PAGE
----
Basilia quietened as I continued speaking, listening now with a guarded interest.
‘Sixteen of years perhaps, dark hair, pale eyes, skin like the purest snow.’
I faltered at this. The paleness of my words against the image of Ness that smouldered in my mind. ‘I am no poet. I do not have the skill to tell you of her beauty.’ And speaking of her hurt me as I had no conception it would. Words scalding my heart like charred coal. My thoughts turned against me and I grew angry at the sly amused air of this lady. Her highness, her fickleness. I continued rashly; anger unbinding words that should have remained bound. ‘Nor do I need to tell you what befell her when we returned to our tuath, for these things are universal.’
I continued on, emboldened, speaking of such low things with a high-born lady, disregarding the danger. Disregarding her stiffening gait, the exhalation of breath from her nose, the dead silence from behind me.
‘I convinced her to run away with me, into the hills and the deep forest. I told her that my people, the Engleis, were at hand and that I would bring her to them and that we would be liberated. Though in truth I knew nothing of the world beyond our small borders, nor what lay east or west, north or south. I told her all I could to make her come away with me and we wandered in the wilderness for weeks, eating what we could find. And in the end, she lay with me. She lay with me to change things.’ Basilia touched my shoulder as if to say enough but I could not stop and I continued, louder and faster, ‘Lay with me to make something happen, to do the only thing that she had known and in laying with me, I became all men and she rutted like an animal and pushed every sin that had been perpetrated upon her down onto me. She expelled a blackness and a screaming terror and she clawed me and gored me and when it was over, she had passed on.’ Basilia stopped walking and her ladies came forward, full of affronted awe, gathering around their lady.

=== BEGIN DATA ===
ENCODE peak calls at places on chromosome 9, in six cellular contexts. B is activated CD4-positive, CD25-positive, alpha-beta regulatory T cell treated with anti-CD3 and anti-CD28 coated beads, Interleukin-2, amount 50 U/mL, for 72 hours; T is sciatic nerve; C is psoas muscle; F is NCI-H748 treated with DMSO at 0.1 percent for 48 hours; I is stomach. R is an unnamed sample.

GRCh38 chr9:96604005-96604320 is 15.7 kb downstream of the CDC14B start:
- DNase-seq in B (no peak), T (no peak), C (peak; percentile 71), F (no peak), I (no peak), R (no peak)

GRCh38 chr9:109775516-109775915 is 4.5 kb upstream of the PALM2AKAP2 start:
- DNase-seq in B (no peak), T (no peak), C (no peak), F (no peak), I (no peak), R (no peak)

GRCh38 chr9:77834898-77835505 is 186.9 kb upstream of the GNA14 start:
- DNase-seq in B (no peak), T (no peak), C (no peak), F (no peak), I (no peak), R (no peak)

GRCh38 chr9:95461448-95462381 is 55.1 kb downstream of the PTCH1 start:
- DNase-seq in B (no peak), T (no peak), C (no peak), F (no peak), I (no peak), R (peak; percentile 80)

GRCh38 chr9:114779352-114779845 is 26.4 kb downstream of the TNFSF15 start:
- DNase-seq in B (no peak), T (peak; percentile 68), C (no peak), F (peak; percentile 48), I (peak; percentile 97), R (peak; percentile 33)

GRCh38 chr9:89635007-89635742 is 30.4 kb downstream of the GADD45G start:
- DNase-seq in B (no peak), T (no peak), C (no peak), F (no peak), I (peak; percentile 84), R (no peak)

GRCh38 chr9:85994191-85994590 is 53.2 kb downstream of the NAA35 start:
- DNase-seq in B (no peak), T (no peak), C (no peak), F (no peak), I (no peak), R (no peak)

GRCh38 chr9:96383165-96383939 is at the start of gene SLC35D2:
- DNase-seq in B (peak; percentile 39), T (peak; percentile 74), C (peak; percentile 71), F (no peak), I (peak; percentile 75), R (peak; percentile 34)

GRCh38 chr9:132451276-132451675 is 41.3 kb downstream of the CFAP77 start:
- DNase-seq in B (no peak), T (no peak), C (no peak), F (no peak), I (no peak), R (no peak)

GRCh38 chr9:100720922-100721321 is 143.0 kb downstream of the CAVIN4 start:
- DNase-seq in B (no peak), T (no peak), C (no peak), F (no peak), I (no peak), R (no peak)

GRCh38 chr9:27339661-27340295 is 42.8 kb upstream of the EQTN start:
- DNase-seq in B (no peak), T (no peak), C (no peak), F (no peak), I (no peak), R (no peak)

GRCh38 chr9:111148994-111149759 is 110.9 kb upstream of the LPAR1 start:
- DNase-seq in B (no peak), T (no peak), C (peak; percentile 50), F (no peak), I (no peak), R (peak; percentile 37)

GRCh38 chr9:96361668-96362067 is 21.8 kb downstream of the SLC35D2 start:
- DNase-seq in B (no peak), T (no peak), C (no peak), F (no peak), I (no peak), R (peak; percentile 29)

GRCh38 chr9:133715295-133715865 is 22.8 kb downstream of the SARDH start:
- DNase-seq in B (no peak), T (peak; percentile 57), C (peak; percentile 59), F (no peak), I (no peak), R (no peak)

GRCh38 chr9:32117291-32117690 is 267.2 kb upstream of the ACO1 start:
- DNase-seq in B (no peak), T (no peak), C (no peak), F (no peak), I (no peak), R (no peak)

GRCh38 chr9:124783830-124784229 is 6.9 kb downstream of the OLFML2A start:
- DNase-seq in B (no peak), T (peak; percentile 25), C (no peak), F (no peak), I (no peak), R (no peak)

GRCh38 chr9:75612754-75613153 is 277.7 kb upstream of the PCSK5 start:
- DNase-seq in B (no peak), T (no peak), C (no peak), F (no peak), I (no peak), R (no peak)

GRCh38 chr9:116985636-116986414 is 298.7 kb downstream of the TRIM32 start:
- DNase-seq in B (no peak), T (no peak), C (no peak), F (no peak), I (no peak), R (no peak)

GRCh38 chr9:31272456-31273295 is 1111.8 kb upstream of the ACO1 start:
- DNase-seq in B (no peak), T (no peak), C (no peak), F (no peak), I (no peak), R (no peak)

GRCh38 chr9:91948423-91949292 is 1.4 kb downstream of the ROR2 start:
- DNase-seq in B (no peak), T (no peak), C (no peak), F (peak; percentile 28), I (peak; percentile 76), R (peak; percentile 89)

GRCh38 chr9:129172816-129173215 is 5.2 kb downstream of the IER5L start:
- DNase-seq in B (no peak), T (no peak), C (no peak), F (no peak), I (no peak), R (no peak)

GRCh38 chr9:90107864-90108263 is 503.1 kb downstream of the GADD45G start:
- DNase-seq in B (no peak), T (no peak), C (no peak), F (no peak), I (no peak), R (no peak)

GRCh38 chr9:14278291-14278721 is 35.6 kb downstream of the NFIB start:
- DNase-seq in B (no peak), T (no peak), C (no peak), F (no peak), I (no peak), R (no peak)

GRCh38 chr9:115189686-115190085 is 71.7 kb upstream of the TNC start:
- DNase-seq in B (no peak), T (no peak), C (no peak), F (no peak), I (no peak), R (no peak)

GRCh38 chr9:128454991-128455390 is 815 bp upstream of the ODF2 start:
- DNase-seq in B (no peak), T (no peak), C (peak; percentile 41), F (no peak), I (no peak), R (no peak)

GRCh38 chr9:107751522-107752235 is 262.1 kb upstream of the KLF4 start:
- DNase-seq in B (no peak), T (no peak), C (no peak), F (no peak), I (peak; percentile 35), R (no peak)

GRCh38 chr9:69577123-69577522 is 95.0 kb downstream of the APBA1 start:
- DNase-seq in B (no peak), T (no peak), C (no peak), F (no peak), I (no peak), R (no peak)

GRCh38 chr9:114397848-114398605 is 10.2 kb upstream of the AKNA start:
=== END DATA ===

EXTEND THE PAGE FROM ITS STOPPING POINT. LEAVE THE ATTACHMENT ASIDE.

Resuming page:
‘Stop,’ Basilia said. Releasing my arm forcefully. But I did not stop.
‘Passed on, passed over, I do not know which. Perhaps she lies cold in the forest or perhaps torn by wolves or enslaved by another who chains her to a post and ruts her daily…’
Her slap came hard and jarring, her long, ringed fingers catching my lip so that blood spilled dramatically into my mouth and down my chin.
‘Filth’, the ladies said, ‘ordure, morveau de merde,’ and I turned away so that they would not see my tears. Basilia silenced them with a raised hand.
‘Boy, you are a fool. I knew it at the feast and you have proven it here today. You are offered liberties beyond any expectation of your station and you utter outrages.’
‘A slave has no need for decorum,’ I said. ‘Words have ever been the only freedom available to me. For good or for ill.’
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Meet Paul Duffy
Paul Duffy, author of Run with the Hare, Hunt with the Hound (2022), is one of Ireland’s leading field archaeologists and has directed numerous landmark excavations in Dublin as well as leading projects in Australia, France and the United Kingdom.
He has published and lectured widely on this work, and his books include From Carrickfergus to Carcassonne—the Epic Deeds of Hugh de Lacy during the Cathar Crusade (2018) and Ireland and the Crusades (2021). He has given many talks and interviews on national and international television and radio (RTÉ, BBC, NPR, EuroNews).
Paul has also published several works of short fiction (Irish Times, Causeway/Cathsair, Outburst, Birkbeck Writer’s Hub) and in 2015 won the Over the Edge New Writer of the Year Award. He has been shortlisted for numerous Irish and international writing prizes and was awarded a writing bursary in 2017–2018 by Words Ireland.